IT turns out that reason has less of a hold on religion and science that one might suppose; or, at least, on Judaism and physics.
In Jewish legal lingo, a “decree” is a rule that runs against reason. The classic decree is that of the Red Cow. Its ashes, ritually prepared, contaminate its preparers; at the same time, these ashes purify the impure people on whom the ashes, mixed with spring water, are sprinkled.
Same object: ashes.
Two diametrically opposed results: impurity and purity.
That’s a “decree.”
The search for reason in the ritual of the Red Cow will likely take one as far as the search for reason in the reality of an electron in two different orbits simultaneously, or in the dual nature of light, now corpuscular, now wavular.
Two diametrically opposed ways of characterizing it. Light is a particle. Light is a wave. On top of that, both characterizations are necessary to explain light.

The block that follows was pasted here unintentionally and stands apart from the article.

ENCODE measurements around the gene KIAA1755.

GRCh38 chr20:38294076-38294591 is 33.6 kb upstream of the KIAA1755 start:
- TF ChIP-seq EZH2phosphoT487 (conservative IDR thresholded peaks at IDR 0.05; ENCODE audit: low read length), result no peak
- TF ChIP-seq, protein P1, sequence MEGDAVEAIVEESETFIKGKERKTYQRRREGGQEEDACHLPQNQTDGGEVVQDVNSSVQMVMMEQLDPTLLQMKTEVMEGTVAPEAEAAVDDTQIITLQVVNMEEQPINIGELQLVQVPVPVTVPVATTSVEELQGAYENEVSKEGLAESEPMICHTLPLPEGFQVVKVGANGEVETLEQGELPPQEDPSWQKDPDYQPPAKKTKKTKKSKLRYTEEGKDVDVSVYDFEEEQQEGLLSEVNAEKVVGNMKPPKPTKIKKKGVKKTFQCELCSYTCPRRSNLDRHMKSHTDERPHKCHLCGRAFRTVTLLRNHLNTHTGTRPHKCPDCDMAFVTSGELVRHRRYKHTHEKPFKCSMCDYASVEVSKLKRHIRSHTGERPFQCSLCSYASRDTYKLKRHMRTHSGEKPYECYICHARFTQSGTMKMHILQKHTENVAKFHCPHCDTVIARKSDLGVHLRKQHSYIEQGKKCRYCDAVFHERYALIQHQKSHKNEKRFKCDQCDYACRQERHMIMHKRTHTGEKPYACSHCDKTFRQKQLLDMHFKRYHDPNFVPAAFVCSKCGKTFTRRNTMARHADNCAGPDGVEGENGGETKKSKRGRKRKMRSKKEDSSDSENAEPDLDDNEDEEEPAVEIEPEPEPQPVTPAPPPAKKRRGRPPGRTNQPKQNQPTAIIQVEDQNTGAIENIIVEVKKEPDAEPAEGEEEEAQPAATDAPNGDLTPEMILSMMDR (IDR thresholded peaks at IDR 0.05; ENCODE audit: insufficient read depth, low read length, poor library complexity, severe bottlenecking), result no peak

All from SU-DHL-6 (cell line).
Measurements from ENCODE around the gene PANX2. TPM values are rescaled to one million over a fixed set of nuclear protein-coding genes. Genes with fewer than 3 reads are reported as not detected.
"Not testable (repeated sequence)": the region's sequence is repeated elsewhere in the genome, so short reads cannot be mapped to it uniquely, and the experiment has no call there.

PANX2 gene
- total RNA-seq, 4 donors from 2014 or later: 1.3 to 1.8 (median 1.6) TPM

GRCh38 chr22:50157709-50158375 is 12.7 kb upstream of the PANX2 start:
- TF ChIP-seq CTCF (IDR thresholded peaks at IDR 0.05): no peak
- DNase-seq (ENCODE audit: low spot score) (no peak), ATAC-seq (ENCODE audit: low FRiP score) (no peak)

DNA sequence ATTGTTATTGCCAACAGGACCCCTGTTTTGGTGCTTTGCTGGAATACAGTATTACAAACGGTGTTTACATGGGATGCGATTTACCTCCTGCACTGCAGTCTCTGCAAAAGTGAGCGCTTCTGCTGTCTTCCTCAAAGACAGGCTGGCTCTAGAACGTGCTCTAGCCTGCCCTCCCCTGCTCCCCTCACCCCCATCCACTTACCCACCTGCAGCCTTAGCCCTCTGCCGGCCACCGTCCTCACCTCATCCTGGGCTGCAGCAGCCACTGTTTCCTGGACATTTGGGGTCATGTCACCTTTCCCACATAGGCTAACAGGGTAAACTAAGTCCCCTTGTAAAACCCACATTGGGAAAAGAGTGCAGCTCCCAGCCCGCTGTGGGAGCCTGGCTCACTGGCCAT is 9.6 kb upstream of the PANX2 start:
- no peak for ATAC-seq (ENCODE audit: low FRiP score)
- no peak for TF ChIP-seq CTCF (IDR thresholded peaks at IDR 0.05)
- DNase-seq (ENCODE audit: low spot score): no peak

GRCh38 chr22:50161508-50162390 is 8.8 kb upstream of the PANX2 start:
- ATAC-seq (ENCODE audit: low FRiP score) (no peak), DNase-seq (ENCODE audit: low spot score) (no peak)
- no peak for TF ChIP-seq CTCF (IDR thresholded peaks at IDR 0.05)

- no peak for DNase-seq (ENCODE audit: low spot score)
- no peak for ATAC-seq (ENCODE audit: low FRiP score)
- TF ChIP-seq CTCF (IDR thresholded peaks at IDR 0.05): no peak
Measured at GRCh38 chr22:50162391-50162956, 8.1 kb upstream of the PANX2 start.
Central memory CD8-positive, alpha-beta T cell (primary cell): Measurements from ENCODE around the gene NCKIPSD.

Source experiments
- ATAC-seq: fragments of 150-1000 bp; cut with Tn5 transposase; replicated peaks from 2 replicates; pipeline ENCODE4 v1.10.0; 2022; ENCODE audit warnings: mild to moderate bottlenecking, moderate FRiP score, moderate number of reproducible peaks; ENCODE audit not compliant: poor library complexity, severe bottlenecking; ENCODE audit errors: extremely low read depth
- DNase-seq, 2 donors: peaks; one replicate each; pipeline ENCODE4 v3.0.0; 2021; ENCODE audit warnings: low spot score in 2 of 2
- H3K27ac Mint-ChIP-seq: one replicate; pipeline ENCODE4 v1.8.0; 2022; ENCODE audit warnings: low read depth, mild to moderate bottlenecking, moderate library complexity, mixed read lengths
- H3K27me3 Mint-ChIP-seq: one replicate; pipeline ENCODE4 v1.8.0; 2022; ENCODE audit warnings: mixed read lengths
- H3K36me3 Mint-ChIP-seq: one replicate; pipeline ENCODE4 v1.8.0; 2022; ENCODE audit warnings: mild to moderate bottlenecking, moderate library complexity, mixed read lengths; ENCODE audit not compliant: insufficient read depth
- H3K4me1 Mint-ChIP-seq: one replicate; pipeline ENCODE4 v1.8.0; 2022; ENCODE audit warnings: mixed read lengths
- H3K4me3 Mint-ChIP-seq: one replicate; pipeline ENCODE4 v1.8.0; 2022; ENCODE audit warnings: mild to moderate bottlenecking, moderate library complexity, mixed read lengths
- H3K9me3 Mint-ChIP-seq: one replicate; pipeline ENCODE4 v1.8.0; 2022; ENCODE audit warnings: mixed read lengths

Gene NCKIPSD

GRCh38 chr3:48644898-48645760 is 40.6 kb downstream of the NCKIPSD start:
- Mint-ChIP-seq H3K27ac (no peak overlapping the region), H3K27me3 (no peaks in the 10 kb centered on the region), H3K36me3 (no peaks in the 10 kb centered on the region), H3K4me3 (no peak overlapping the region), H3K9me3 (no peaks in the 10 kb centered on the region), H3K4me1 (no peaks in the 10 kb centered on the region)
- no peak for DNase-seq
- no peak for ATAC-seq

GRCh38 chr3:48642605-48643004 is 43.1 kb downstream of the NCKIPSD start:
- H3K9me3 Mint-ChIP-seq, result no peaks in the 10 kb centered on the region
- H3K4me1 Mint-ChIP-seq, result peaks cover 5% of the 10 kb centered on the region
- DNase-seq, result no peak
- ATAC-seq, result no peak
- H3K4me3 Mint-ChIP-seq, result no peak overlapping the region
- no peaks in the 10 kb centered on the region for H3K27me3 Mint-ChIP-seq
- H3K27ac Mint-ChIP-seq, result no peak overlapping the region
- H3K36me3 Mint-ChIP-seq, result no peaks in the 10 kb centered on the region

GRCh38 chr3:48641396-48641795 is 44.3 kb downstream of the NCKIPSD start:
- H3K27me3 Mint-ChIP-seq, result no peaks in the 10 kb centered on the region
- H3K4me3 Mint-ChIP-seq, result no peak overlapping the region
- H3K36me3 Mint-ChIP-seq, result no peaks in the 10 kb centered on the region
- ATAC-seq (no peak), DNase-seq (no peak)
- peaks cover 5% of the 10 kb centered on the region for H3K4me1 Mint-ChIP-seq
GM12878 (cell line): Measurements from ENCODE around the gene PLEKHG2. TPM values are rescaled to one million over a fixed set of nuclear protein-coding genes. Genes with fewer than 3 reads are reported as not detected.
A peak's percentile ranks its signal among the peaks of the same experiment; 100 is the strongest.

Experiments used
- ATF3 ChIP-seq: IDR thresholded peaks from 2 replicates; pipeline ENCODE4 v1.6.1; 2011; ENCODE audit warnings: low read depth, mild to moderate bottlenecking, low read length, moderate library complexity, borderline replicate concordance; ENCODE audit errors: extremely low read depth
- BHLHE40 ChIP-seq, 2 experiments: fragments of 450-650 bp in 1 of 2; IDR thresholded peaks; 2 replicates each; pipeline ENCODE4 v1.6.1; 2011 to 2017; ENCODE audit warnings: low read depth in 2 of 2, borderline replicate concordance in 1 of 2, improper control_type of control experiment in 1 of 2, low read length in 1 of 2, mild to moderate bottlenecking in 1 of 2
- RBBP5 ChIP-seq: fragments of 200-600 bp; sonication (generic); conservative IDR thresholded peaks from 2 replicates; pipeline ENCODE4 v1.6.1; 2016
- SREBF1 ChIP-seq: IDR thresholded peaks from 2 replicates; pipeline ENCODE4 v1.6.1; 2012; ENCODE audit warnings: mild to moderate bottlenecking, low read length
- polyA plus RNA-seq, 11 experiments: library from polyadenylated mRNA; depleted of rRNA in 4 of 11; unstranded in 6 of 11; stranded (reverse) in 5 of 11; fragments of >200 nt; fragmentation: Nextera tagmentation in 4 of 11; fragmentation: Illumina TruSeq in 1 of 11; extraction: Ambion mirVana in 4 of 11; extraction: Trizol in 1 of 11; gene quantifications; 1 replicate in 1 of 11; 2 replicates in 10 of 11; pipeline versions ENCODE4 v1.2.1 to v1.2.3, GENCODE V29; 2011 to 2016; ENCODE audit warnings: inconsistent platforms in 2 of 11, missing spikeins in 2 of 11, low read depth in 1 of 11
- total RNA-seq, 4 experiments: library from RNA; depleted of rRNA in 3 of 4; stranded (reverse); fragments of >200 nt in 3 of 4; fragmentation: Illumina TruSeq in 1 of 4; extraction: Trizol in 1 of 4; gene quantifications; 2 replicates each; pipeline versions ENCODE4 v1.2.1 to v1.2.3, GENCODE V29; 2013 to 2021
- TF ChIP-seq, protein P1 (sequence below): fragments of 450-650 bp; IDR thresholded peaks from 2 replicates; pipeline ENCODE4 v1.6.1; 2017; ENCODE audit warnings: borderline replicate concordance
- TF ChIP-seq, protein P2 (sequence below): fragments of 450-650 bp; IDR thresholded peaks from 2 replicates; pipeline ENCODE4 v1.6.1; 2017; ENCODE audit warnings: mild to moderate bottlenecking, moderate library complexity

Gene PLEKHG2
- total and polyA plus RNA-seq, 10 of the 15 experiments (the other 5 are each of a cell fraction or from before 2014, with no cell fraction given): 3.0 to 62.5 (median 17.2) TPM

You can’t, by means of reason.
It has been remarked that attempts to draw analogies from quantum physics to any other aspect of reality is doomed to failure because nothing else behaves like subatomic realities. Even so, wherever they live, absolute paradoxes do govern part of reality.
The same goes for Judaism. Whenever they were in play, absolute paradoxes, or at least disjunctions unexplainable by reason, do govern parts of the Torah. One example is the “decree” of the Red Cow. Another example is in this week’s Torah portion.